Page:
It’s Time We Talked the Walk on Housing First

USICH Deputy Director Richard Cho

In the past several years, communities have come to realize that the Housing First approach is not just one possible approach to ending homelessness, but in fact, the only truly effective approach to ending homelessness. With that realization, much of the focus has been on ensuring that communities don’t simply “talk the talk” about Housing First, but also “walk the talk” and align their orientations, programs, policies, and procedures around the idea that the way to end people’s homelessness is by helping them obtain and maintain a safe and stable home.

The greater attention and focus on implementation is well-placed and should absolutely continue. At the same time, it’s also critical that we do all we can to also “talk the walk” on Housing First. What I mean by that is that those of you who have worked to pioneer and implement the Housing First approach must also work to become effective ambassadors, standard-bearers, and instructors of the approach. It’s not enough to just do Housing First well in our own programs; we also need to be able to explain, defend, and share the approach widely. 

It’s still too often the case that in a given community, one set of programs and organizations are fully committed to a Housing First approach, while another set of programs and organizations still adhere to the idea that people need to be “fixed” or “treated” before they can be successful in housing. In this “tale of two cities,” people experiencing homelessness wind up faced with a kind of “luck of the draw” dynamic, in which the type of help they get depends on where they happen to have landed. Or alternatively, they face a maze of programs and services with competing messages, which often furthers their demoralization and lack of ability to believe what they hear. 

It’s time to take Housing First fully to scale both in our communities and nationally. And to do that, we all need to “talk the walk” on Housing First.  So here’s three pieces of advice on how we can do that:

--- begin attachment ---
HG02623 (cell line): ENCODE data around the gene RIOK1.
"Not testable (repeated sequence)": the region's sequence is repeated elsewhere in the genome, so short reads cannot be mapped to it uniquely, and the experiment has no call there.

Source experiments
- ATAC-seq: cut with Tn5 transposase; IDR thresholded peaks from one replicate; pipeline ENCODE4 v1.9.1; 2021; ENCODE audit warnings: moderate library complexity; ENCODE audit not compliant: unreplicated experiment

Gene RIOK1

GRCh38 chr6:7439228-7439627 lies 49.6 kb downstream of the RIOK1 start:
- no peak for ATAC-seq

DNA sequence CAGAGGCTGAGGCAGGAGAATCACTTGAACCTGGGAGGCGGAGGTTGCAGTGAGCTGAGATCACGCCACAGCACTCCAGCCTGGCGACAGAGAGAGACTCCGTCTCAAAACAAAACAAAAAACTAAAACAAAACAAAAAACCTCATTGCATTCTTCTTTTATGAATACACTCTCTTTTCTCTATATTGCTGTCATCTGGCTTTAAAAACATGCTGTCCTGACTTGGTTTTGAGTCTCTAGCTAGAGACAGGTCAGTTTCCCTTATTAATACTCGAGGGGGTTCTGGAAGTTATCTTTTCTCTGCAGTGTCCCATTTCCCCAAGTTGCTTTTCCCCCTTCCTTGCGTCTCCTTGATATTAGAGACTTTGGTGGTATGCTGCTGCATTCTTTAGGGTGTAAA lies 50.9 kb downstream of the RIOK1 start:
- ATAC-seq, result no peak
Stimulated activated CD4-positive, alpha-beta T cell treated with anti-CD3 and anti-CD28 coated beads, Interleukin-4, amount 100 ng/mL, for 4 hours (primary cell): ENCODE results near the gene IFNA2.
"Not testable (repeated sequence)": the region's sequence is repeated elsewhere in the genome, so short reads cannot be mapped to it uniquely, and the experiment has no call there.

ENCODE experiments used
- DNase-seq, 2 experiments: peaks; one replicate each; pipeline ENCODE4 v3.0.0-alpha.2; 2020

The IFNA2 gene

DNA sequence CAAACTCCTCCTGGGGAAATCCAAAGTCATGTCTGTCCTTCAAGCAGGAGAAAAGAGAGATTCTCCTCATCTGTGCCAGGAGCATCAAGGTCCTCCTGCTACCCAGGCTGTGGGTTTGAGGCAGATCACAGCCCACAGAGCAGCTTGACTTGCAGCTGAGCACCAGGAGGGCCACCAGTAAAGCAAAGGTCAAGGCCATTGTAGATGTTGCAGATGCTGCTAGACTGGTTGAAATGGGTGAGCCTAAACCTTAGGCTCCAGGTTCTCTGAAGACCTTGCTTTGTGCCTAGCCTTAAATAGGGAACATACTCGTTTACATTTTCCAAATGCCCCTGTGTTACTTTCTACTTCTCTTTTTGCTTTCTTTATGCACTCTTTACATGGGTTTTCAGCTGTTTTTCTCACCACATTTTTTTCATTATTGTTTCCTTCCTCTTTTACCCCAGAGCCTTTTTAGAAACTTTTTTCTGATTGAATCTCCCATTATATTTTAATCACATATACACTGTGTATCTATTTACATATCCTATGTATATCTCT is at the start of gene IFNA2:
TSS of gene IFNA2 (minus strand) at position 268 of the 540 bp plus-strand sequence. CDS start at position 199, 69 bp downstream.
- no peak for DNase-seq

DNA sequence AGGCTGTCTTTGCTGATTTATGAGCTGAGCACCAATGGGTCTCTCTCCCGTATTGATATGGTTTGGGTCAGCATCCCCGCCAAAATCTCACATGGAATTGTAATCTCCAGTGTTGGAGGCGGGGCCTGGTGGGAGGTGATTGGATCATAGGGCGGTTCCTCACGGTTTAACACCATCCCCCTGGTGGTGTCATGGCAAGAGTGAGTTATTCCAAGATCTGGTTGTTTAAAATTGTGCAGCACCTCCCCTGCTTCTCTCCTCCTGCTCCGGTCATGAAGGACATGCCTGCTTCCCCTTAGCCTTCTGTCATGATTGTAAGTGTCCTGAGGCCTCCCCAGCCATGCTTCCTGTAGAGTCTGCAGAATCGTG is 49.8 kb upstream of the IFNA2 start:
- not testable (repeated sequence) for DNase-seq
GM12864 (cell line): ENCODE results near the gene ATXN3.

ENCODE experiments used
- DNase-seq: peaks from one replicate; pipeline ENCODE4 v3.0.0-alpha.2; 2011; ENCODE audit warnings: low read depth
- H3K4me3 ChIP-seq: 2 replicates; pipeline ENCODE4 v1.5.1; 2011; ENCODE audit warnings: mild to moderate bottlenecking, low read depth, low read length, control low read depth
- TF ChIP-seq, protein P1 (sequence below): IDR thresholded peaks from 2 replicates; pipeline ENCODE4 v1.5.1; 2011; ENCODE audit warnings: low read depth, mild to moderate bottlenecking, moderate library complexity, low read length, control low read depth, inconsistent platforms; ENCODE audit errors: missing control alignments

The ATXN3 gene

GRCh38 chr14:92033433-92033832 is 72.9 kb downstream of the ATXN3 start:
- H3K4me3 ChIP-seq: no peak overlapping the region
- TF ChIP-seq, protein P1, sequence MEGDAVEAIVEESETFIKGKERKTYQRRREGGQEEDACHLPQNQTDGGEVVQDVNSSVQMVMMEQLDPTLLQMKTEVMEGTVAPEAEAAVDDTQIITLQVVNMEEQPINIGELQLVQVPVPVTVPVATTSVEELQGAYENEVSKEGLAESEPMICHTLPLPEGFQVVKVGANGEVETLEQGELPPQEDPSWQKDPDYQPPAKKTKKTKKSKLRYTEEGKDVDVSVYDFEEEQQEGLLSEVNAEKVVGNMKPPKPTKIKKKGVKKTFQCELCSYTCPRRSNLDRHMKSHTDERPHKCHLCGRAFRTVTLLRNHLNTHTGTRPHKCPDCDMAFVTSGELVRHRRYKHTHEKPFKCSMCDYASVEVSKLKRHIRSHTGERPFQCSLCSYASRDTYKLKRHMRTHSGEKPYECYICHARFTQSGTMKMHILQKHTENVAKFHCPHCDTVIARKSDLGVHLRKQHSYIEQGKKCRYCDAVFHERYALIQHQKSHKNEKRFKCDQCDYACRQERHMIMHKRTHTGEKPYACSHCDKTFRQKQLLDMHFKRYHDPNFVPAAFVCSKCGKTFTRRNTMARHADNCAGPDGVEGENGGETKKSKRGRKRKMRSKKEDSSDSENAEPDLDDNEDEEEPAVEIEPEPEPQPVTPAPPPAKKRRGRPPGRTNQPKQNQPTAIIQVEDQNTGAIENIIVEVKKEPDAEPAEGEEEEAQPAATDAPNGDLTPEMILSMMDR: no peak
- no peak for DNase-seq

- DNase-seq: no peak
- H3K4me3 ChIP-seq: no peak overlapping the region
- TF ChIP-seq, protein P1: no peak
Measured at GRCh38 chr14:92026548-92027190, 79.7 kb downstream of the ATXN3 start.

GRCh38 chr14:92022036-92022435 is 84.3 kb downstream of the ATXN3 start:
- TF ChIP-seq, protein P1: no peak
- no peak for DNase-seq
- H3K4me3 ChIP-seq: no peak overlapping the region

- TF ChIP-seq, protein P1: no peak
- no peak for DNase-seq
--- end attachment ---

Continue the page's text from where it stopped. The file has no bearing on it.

1) Speaking with Greater Precision

Terms like ‘Housing First’ serve as an effective short-hand for describing entire philosophies and approaches. But too often, we lose the full message in using the short-hand terms. When that happens, people misunderstand what Housing First is about. People think they are talking about the same things, only to find out that they are talking past one another. How often have you heard things like, “Housing First doesn’t work because people need services to stay stably housed” or “Housing First is a good approach for some people, but other people just need a rental subsidy”? 

We need to get more precise in our language, and maybe start going for the longer version instead of the short-hand. We know that Housing First is not housing only. In fact, it often only works when there are services. That said, we also know that Housing First doesn’t mean everyone needs intensive services. Housing First is simply the idea that everyone can be successful tenants in their own housing (where they have rights and responsibilities like any other renter), provided with the appropriate level of supports tailored to their needs and strengths.

In the same way, we may need to stop using terms that were once useful, but have now lost their context. One good example is ‘permanent supportive housing,’ where the term ‘permanent’ was added to distinguish it from transitional housing, rather than to mean that people remain there forever. Another is the term ‘voluntary’ in reference to services, which misses the point that the onus should be on providers to make services desirable and effective rather than simply using the threat of losing housing to force participation.

As good ambassadors of the Housing First approach, we do our programs and ourselves a disservice by only using short-hand terms, assuming these terms are always understood. Just like Housing First should listen to and tailor interventions to its participants, so too should we listen to and tailor our language to our audiences. Sometimes the longer explanations are worth the time and breath. 

2) Opening Housing First’s “Black Box”